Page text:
Table 1 PCR primers used for the quantification of miRs in human plasma

Lectin affinity chromatography

Plastic syringes (3-ml volume; BD Biosciences cat. no. 309657) were fitted with Grade 6 qualitative filter paper (Whatman cat. no. 1006–125) in the bottom and packed with 2 ml agarose-bound soybean agglutinin (Vector Laboratories, cat. no. AL-1013) and equilibrated with binding buffer (10 mM HEPES, 150 mM NaCl, pH 7.5) at room temperature. A 1-ml suspension of BMEs with particle and protein concentrations (1013 BMEs; 19.8 mg/ml protein) was loaded and 1 ml flow through (referred to as FB in Results) was collected. One 1 ml binding buffer was added, the stopcock was closed, and columns were incubated at room temperature for 60 min. Columns were washed with binding buffer and 1-ml fractions were collected until the absorbance at 280 nm in the eluate returned to baseline values (referred to as F1- F16 in Results). Next, elution buffer (10 mM HEPES, 150 mM NaCl, 200 mM N-acetylgalactosamine, pH 7.5) was applied and 100-μl fractions were collected (referred to as E1- E30 in Results). The absorbance at 280 nm in fraction E30 was the same as in elution buffer (blank). The number of BMEs in F1 – E30 was assessed by using a Malvern NanoSight NS300 nanoparticle tracking instrument.

Statistical analyses

Normality of data distribution was determined by using the Kolmogorov-Smirnov test. Data were analyzed by using paired t test. Data were calculated by using GraphPad Prism 6 (GraphPad Software). Data are reported as means ± SD. Differences were considered statistically significant if P < 0.05.


Bioavailability of miRs in SF and SFE

Four of the six miRs tested were detectable in human plasma, miR-15b, miR-21-5p, miR-106b and miR-223. MiR-34a-5p and miR-155 were not detectable before and after consumption of SF and SFE (Ct values ≈34). Both SF and SFE failed to elicit a significant postprandial increase in plasma miR concentrations for any of the miRs tested (Table 2). MiR-1 was used as a negative control because it is not detectable in bovine milk [13]. The Ct values for miSpike were not significantly different among time points but were well within detection limits (Ct values 22 ± 1.1 to 23 ± 1.9), whereas Ct values were 31 ± 1.3 to 33 ± 1.9 for miR-1. We could not reproduce a previous report that suggested contamination of spin columns with small bacterial RNAs. Briefly, when we passed molecular biology grade water through hypochlorite-treated and non-treated columns and compared the Ct values of the six miRs in the two treatments by RT-qPCR (N = 5 per treatment), Ct values were greater than 35 in all samples tested.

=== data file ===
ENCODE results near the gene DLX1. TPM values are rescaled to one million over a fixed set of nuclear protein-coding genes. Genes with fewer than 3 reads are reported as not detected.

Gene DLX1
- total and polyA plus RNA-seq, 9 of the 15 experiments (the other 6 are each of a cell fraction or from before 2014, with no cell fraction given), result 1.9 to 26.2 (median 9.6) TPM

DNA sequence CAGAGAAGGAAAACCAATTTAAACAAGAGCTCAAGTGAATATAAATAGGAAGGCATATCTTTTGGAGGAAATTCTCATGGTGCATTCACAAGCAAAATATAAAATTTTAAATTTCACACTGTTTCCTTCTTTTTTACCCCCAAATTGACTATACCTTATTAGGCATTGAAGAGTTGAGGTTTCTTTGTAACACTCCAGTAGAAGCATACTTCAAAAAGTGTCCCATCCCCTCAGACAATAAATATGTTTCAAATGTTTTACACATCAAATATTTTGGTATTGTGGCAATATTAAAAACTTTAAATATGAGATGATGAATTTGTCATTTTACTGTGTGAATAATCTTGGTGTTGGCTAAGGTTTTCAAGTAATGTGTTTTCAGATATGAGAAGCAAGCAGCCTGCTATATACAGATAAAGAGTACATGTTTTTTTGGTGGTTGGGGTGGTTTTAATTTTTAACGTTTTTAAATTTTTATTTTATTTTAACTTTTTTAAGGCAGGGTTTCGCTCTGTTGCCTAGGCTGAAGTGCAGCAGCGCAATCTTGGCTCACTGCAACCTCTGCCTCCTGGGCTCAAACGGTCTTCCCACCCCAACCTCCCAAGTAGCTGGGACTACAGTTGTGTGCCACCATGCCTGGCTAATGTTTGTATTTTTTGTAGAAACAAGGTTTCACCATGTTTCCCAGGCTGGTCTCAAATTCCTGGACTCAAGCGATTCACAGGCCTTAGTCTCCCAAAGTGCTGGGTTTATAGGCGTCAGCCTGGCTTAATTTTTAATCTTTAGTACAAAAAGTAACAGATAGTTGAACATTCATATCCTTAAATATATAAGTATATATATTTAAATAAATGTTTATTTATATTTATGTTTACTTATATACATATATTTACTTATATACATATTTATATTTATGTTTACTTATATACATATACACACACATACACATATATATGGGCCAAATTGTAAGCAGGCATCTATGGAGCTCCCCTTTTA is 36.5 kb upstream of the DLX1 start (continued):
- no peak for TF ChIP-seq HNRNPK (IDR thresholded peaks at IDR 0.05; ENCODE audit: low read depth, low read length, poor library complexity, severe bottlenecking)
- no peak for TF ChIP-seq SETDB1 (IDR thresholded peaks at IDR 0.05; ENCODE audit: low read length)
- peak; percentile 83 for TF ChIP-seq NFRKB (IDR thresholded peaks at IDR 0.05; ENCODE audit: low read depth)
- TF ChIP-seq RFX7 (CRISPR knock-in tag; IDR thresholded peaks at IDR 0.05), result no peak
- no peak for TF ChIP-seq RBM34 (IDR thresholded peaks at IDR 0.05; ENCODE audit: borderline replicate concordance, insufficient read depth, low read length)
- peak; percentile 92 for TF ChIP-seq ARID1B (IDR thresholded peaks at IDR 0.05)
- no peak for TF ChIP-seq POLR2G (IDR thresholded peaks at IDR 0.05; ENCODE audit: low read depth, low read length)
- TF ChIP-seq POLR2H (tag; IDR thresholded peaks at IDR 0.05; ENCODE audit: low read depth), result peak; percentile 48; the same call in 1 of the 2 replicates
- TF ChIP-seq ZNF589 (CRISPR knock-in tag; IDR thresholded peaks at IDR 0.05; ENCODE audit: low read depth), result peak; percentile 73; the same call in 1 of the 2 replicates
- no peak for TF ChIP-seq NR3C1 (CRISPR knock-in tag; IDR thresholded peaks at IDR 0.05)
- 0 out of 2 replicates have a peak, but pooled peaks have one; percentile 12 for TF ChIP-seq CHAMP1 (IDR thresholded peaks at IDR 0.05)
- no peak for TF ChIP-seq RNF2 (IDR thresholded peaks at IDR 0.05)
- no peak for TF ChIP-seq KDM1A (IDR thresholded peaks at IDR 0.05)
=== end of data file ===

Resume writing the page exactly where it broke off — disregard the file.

Table 2 Ct values of plasma miRs before and after consumption of SF and SFE in healthy adults1

The failure of BMEs fortification to elicit a postprandial increase in plasma miR concentrations is consistent with agglutination of BMEs by the soy lectins in formulas. We formally tested for this possibility by using soy lectin affinity chromatography. Approximately 39% from a suspension of BMEs in 1.4 × 1013 particles/buffer were retained by agarose-bound soybean agglutinin (Fig. 1), suggesting that the addition of BMEs to soy formulas is not a viable fortification strategy.

Fig. 1
figure 1

Retention of bovine milk exosomes by lectin affinity chromatography. Fractions F1 – F16 were collected after loading and elution with 1 ml binding buffer; fractions E1 – E30 were collected after elution with 1 ml elution buffer


This study represents an important advance in the field of milk exosomes and their miR cargos, particularly as it relates to infant nutrition. SF does not contain milk exosomes and the mere addition of BMEs in SFE does not lead to a detectable increase in the plasma concentrations of the six miRs tested here. Our studies provide evidence that absorption of BMEs added to SF is prevented by BMEs agglutination by soy lectins. While the importance of dietary miRs for the optimal development of infants remains to be demonstrated, evidence suggests that milk exosomes may have positive effects on the health of infants. It remains to be determined whether removal of lectins from SFs can be achieved on a large scale at reasonable cost, and whether such treatment is desirable from a dietary point of view. Note that, in addition to the studies of SFs reported here, milk formulas also contain amounts of exosomes and miRs far below those in human milk [9, 11, 23].